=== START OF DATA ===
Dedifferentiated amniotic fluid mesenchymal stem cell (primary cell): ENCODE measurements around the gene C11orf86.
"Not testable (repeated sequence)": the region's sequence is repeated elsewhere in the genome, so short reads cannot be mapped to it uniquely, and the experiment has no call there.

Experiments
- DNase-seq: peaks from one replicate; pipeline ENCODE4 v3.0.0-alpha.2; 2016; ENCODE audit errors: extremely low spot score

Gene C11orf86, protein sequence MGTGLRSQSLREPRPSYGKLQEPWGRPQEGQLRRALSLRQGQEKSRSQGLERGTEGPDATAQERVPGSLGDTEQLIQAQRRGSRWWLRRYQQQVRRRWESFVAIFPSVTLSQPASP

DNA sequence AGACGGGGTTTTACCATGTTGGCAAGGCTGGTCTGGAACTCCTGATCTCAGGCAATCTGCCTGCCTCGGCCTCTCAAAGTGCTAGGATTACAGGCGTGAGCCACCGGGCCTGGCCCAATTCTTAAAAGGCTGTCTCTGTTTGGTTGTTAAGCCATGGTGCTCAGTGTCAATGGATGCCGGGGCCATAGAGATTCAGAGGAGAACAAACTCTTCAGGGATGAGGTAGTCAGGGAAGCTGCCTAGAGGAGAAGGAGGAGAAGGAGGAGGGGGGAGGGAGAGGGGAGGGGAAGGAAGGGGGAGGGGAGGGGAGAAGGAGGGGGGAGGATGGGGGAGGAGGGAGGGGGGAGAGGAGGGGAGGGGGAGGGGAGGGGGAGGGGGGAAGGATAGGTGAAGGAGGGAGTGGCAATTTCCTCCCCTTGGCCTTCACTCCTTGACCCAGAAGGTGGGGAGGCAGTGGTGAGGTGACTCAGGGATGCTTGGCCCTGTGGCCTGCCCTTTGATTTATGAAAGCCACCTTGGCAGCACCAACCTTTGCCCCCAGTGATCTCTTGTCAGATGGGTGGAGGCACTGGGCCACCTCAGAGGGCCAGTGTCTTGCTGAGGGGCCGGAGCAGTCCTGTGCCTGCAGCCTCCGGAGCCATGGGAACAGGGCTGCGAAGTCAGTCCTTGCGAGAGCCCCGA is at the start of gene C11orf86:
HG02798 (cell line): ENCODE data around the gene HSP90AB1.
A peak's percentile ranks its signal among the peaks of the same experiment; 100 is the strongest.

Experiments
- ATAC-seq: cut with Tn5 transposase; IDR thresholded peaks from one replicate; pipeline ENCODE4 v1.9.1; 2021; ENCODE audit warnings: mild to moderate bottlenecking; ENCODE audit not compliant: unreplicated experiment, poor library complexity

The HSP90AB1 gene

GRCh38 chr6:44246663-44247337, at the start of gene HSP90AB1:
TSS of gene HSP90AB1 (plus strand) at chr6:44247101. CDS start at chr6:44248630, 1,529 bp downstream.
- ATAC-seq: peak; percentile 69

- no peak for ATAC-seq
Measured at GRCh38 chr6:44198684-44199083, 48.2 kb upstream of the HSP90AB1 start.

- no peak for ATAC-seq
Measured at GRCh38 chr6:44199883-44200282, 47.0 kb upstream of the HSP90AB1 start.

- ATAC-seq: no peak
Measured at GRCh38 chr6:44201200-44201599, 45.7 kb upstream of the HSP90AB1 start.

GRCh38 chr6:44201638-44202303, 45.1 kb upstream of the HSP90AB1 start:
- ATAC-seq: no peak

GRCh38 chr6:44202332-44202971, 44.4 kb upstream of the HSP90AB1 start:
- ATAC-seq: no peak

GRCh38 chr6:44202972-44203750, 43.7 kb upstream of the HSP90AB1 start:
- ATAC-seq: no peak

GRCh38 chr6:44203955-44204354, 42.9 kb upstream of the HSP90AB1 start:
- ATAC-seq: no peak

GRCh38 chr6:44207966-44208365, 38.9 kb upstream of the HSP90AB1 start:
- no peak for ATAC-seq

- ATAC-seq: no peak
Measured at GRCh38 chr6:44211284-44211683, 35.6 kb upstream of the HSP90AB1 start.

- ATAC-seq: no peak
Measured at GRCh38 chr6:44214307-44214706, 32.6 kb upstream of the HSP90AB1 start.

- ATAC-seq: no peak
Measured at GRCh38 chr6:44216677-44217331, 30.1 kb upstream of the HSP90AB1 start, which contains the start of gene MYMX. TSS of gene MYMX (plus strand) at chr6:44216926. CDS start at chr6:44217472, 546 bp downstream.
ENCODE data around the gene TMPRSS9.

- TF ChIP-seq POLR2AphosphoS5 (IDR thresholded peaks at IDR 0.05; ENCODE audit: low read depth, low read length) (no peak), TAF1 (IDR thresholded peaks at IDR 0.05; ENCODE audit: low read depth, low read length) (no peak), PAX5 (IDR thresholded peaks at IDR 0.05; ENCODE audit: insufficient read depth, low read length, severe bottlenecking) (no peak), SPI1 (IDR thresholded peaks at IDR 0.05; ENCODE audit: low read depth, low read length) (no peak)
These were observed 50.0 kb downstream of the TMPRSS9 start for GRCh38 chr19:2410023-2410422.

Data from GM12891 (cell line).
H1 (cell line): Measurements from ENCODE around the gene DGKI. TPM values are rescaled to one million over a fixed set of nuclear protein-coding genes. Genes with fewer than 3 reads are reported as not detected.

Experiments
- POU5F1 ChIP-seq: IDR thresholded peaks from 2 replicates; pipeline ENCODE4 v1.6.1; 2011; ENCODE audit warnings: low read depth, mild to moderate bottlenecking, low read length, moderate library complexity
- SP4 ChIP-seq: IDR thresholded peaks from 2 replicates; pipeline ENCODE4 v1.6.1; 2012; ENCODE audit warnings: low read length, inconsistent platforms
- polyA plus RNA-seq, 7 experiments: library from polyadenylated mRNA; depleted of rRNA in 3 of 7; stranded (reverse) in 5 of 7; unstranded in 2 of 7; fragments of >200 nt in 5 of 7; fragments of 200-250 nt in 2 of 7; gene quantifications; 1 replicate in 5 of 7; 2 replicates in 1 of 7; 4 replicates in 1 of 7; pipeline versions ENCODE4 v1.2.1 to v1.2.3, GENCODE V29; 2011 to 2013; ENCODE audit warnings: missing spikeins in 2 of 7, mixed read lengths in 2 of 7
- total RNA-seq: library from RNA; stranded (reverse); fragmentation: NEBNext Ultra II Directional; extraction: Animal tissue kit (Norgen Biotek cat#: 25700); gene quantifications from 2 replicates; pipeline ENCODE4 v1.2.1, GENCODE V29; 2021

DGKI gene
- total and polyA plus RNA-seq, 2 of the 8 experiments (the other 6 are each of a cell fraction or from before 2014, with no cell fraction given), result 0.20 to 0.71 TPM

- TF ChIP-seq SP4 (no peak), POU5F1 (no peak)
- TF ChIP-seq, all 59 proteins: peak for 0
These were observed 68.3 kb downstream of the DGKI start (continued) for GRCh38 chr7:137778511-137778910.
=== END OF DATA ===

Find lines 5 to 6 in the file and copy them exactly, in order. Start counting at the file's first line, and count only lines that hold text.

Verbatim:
Gene C11orf86, protein sequence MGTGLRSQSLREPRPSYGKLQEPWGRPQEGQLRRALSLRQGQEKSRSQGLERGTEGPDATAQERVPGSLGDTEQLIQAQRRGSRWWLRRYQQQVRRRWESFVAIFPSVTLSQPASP

DNA sequence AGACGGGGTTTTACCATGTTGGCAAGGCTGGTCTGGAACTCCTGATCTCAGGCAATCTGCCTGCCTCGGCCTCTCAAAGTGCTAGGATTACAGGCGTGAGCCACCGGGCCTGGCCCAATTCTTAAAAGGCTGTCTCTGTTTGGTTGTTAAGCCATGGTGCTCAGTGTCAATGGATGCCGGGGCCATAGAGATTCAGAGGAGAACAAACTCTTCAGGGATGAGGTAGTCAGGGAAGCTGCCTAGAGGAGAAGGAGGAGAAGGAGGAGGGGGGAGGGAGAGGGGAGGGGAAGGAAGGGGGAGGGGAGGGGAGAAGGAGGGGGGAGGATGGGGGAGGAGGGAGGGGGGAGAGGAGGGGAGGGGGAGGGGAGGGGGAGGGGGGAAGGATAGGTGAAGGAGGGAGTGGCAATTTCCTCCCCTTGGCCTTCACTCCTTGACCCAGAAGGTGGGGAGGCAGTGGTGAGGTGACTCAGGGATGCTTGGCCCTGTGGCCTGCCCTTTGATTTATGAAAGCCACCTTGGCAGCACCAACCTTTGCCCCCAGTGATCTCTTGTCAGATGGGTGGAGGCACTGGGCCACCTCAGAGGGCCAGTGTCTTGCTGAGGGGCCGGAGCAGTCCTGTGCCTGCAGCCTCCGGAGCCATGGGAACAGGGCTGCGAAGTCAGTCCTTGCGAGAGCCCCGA is at the start of gene C11orf86: